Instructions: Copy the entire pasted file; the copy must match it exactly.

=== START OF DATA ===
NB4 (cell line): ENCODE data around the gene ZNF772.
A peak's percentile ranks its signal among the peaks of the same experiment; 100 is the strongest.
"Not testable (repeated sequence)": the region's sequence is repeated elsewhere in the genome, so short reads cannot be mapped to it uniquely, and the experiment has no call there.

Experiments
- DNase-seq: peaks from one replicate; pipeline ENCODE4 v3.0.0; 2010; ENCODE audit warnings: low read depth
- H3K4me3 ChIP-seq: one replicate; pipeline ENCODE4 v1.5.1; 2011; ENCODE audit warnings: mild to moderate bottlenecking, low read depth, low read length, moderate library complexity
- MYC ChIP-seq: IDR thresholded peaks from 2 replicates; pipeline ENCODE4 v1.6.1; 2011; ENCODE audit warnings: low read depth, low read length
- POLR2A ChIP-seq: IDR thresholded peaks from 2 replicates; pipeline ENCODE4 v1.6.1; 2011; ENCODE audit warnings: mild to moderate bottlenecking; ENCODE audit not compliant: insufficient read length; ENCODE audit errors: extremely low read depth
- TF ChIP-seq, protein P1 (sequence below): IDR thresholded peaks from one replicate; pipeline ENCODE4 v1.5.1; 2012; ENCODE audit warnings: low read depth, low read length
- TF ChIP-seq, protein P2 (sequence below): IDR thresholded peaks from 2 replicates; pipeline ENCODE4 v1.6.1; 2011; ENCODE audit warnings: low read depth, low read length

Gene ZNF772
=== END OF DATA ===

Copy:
NB4 (cell line): ENCODE data around the gene ZNF772.
A peak's percentile ranks its signal among the peaks of the same experiment; 100 is the strongest.
"Not testable (repeated sequence)": the region's sequence is repeated elsewhere in the genome, so short reads cannot be mapped to it uniquely, and the experiment has no call there.

Experiments
- DNase-seq: peaks from one replicate; pipeline ENCODE4 v3.0.0; 2010; ENCODE audit warnings: low read depth
- H3K4me3 ChIP-seq: one replicate; pipeline ENCODE4 v1.5.1; 2011; ENCODE audit warnings: mild to moderate bottlenecking, low read depth, low read length, moderate library complexity
- MYC ChIP-seq: IDR thresholded peaks from 2 replicates; pipeline ENCODE4 v1.6.1; 2011; ENCODE audit warnings: low read depth, low read length
- POLR2A ChIP-seq: IDR thresholded peaks from 2 replicates; pipeline ENCODE4 v1.6.1; 2011; ENCODE audit warnings: mild to moderate bottlenecking; ENCODE audit not compliant: insufficient read length; ENCODE audit errors: extremely low read depth
- TF ChIP-seq, protein P1 (sequence below): IDR thresholded peaks from one replicate; pipeline ENCODE4 v1.5.1; 2012; ENCODE audit warnings: low read depth, low read length
- TF ChIP-seq, protein P2 (sequence below): IDR thresholded peaks from 2 replicates; pipeline ENCODE4 v1.6.1; 2011; ENCODE audit warnings: low read depth, low read length

Gene ZNF772